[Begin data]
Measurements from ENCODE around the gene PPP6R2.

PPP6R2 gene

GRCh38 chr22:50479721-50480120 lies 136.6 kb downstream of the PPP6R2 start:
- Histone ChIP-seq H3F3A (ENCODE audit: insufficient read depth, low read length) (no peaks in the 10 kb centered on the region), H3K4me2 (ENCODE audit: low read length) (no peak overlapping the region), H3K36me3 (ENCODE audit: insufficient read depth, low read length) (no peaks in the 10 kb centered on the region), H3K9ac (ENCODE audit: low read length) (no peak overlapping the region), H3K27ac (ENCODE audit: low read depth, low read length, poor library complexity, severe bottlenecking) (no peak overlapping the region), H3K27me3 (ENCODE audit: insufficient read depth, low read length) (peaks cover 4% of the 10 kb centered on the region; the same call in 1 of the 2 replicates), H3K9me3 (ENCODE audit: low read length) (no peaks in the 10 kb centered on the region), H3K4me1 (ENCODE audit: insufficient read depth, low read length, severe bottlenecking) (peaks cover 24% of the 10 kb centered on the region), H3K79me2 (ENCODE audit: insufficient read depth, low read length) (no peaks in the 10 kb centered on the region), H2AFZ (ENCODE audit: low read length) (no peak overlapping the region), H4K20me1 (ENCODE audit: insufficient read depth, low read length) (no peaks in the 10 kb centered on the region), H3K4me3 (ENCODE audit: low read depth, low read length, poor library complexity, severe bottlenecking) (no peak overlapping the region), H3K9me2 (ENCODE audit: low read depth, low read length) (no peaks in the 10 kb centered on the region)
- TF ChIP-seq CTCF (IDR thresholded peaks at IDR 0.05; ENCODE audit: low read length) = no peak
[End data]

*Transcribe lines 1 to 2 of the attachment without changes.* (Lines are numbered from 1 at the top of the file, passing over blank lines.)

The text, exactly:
Measurements from ENCODE around the gene PPP6R2.

PPP6R2 gene